Congress has plenty of deficit-cutting plans, but can any of them fly?
President Obama met with Senate Democrats on Wednesday, and he will meet with Republicans Thursday in a bid to find a fiscal way forward.
Andy Nelson/The Christian Science Monitor
With the two parties dug in miles apart, Capitol Hill is bubbling with competing plans to bring down the deficit and raise the debt ceiling. And President Obama is taking a stronger hand to close the gap.
Mr. Obama met with Senate Democrats at the White House on Wednesday, and he will meet with Republicans Thursday in a bid to find a way forward. Unlike during the health-care reform process, he is not leaving it to congressional leaders to shape the plan.
“If the president invests some of his political capital into the discussions, it could help bring about a deal,” says Julian Zelizer, a congressional historian at Princeton University in New Jersey. “The danger is that if it falls apart, the more responsibility he takes for the failure.”
Overall, the key sticking points are quite familiar – spending and taxes. House Speaker John Boehner this week called for a solution with no tax increases and with trillions of dollars in spending cuts – a level at least as high as the president’s proposed hike in the debt ceiling.
“We are about accomplishing major spending cuts,” said House majority leader Eric Cantor (R), in a briefing with reporters on Wednesday. “It is trillions, not billions, that we are talking about. And it's pretty obvious why we're saying that. We've got a $1.6 trillion deficit this year alone. Anything less is not serious.”
Democrats say it’s not possible to achieve cuts in the trillion-dollar range without raising taxes. The issue, they say, is by how much. Sen. Kent Conrad (D) of North Dakota, who chairs the Senate Budget Committee, presented the latest draft of his fiscal 2012 budget proposal to the Democratic caucus on Tuesday. The measure, details of which have yet to be released, gets to savings of $4 trillion over 10 years, with tax increases accounting for as much as spending cuts – or even more.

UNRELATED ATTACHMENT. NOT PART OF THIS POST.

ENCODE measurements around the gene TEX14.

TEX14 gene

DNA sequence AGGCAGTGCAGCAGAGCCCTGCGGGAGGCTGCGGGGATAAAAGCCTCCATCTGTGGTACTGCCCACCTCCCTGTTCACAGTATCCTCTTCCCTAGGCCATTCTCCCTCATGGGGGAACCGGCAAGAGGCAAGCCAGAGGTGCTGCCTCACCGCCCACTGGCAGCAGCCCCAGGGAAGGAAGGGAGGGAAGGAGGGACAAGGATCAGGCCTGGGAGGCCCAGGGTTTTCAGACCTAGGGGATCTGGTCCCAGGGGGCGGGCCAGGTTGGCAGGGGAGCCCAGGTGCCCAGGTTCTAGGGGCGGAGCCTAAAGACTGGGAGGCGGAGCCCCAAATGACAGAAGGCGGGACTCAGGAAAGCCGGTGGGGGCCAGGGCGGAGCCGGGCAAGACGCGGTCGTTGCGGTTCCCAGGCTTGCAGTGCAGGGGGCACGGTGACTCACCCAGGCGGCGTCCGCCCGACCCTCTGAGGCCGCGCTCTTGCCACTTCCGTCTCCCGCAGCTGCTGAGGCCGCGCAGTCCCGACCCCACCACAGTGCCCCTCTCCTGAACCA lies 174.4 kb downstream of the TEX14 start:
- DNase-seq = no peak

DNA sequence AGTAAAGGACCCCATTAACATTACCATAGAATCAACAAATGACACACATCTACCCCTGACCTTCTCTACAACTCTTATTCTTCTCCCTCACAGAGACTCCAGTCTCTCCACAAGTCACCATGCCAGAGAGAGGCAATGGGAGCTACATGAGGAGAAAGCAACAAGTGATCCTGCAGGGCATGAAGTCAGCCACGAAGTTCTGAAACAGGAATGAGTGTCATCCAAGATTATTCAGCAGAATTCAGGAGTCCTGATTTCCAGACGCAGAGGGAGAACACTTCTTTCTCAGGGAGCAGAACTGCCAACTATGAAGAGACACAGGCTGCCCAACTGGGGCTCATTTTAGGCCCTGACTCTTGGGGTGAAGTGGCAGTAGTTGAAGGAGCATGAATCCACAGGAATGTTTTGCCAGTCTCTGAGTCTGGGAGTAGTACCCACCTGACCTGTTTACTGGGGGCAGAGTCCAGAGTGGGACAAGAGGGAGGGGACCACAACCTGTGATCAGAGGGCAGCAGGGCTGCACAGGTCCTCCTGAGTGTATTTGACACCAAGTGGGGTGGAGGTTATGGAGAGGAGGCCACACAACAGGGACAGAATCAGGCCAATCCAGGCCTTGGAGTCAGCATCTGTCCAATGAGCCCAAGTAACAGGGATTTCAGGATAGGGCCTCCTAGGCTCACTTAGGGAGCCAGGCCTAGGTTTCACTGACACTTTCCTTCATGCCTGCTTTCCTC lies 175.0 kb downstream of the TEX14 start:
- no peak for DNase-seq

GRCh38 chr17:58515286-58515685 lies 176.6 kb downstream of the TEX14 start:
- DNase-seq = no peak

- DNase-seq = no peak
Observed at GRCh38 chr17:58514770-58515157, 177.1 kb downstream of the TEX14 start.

"We're looking at large amounts of money that we have to work toward saving," said Senate majority leader Harry Reid (D), in a briefing with reporters Tuesday. "But it can't all be done by cutting domestic discretionary spending."
Senate Republicans say they have yet to see the budget proposal and apparently won’t be given time to study it before a markup next week. They also object to the reports that the ratio of spending cuts to tax increases will be 1 to 1, as reported Tuesday by Senator Reid – or even more heavily weighted toward tax hikes.
“I am troubled by reports that the Senate Democrat budget will tax more than it saves – cutting only $1.5 trillion over ten years at a time when this year's deficit alone will reach that high,” said Sen. Jeff Sessions (R) of Alabama, the top Republican on the Senate Budget Committee, in a statement Wednesday.
Senator Conrad is also a member of the so-called Gang of Six, and in that capacity, he’s working with three Republicans and two other Democrats on a bipartisan package to reduce deficits. But time is running out, with Senate Democrats pushing for a markup of the budget next week.
Meanwhile, conservatives are advancing their own counterproposals. Sen. Patrick Toomey (R) of Pennsylvania, backed by most of the Senate’s tea party caucus, released a budget outline on Tuesday that proposes balancing the budget by fiscal year 2020. The plan proposes spending 3 percent less than the budget that the House passed for FY 2012 and 16 percent less than the president’s budget.
It eliminates special-interest tax breaks and lowers income tax brackets, including a reduction in the corporate tax rate from 35 percent to 25 percent. It converts Medicaid to a block-grant program to the states and would roll back spending in that program to pre-stimulus, FY 2008 levels by 2019.
“The bad news is that Congress has chosen to run deficits for 33 of the last 36 years,” Senator Toomey said in a statement. “The good news is that these deficits represent a political, rather than an economic problem, and Congress is quite capable of finding a solution.”
But with the prospect of America defaulting on the national debt getting closer, the focus is shifting from competing plans to what party leaders can negotiate directly with the president and the negotiating group led by Mr. Biden.
“With all due respect to the Gang of Six or any other bipartisan discussions going on on this issue, the discussions that can lead to a result between now and August are the talks being led by Vice President Biden,” said Senate Republican leader Mitch McConnell, after a caucus meeting on Tuesday.